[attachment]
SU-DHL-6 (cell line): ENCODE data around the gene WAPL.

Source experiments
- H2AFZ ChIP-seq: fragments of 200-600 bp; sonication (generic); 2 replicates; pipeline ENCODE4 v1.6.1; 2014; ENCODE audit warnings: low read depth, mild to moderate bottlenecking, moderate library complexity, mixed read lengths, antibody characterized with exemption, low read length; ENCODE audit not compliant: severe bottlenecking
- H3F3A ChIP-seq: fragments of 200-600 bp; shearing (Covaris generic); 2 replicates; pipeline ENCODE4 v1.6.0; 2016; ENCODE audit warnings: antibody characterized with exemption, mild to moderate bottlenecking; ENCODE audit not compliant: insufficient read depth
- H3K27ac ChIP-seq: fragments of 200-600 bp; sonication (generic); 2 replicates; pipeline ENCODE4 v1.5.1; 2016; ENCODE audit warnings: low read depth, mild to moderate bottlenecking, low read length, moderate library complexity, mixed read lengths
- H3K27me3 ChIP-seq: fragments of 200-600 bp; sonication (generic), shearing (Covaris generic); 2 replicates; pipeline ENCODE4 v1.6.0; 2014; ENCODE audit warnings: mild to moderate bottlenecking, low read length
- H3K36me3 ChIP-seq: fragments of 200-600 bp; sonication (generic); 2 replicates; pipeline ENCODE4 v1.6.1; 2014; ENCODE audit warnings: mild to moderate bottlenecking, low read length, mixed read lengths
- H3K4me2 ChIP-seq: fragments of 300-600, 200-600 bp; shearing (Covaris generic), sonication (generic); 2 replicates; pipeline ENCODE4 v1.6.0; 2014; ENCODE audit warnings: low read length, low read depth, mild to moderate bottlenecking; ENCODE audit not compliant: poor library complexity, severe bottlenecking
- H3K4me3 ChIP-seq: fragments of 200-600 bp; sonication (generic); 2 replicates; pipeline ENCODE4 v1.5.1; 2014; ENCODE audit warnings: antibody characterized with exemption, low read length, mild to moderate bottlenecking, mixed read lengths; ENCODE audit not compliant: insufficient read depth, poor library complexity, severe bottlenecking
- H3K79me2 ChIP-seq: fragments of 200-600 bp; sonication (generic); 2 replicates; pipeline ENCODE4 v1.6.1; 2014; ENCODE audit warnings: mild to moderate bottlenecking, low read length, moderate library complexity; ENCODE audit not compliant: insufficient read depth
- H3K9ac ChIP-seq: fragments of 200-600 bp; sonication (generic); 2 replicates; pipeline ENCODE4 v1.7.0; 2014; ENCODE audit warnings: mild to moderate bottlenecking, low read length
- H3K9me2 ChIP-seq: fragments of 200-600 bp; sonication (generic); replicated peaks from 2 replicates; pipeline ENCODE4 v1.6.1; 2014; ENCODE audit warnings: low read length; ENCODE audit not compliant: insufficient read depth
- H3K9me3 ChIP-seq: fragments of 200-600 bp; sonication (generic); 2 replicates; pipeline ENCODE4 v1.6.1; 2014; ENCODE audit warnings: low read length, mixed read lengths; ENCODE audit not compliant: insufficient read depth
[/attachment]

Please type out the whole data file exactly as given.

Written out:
SU-DHL-6 (cell line): ENCODE data around the gene WAPL.

Source experiments
- H2AFZ ChIP-seq: fragments of 200-600 bp; sonication (generic); 2 replicates; pipeline ENCODE4 v1.6.1; 2014; ENCODE audit warnings: low read depth, mild to moderate bottlenecking, moderate library complexity, mixed read lengths, antibody characterized with exemption, low read length; ENCODE audit not compliant: severe bottlenecking
- H3F3A ChIP-seq: fragments of 200-600 bp; shearing (Covaris generic); 2 replicates; pipeline ENCODE4 v1.6.0; 2016; ENCODE audit warnings: antibody characterized with exemption, mild to moderate bottlenecking; ENCODE audit not compliant: insufficient read depth
- H3K27ac ChIP-seq: fragments of 200-600 bp; sonication (generic); 2 replicates; pipeline ENCODE4 v1.5.1; 2016; ENCODE audit warnings: low read depth, mild to moderate bottlenecking, low read length, moderate library complexity, mixed read lengths
- H3K27me3 ChIP-seq: fragments of 200-600 bp; sonication (generic), shearing (Covaris generic); 2 replicates; pipeline ENCODE4 v1.6.0; 2014; ENCODE audit warnings: mild to moderate bottlenecking, low read length
- H3K36me3 ChIP-seq: fragments of 200-600 bp; sonication (generic); 2 replicates; pipeline ENCODE4 v1.6.1; 2014; ENCODE audit warnings: mild to moderate bottlenecking, low read length, mixed read lengths
- H3K4me2 ChIP-seq: fragments of 300-600, 200-600 bp; shearing (Covaris generic), sonication (generic); 2 replicates; pipeline ENCODE4 v1.6.0; 2014; ENCODE audit warnings: low read length, low read depth, mild to moderate bottlenecking; ENCODE audit not compliant: poor library complexity, severe bottlenecking
- H3K4me3 ChIP-seq: fragments of 200-600 bp; sonication (generic); 2 replicates; pipeline ENCODE4 v1.5.1; 2014; ENCODE audit warnings: antibody characterized with exemption, low read length, mild to moderate bottlenecking, mixed read lengths; ENCODE audit not compliant: insufficient read depth, poor library complexity, severe bottlenecking
- H3K79me2 ChIP-seq: fragments of 200-600 bp; sonication (generic); 2 replicates; pipeline ENCODE4 v1.6.1; 2014; ENCODE audit warnings: mild to moderate bottlenecking, low read length, moderate library complexity; ENCODE audit not compliant: insufficient read depth
- H3K9ac ChIP-seq: fragments of 200-600 bp; sonication (generic); 2 replicates; pipeline ENCODE4 v1.7.0; 2014; ENCODE audit warnings: mild to moderate bottlenecking, low read length
- H3K9me2 ChIP-seq: fragments of 200-600 bp; sonication (generic); replicated peaks from 2 replicates; pipeline ENCODE4 v1.6.1; 2014; ENCODE audit warnings: low read length; ENCODE audit not compliant: insufficient read depth
- H3K9me3 ChIP-seq: fragments of 200-600 bp; sonication (generic); 2 replicates; pipeline ENCODE4 v1.6.1; 2014; ENCODE audit warnings: low read length, mixed read lengths; ENCODE audit not compliant: insufficient read depth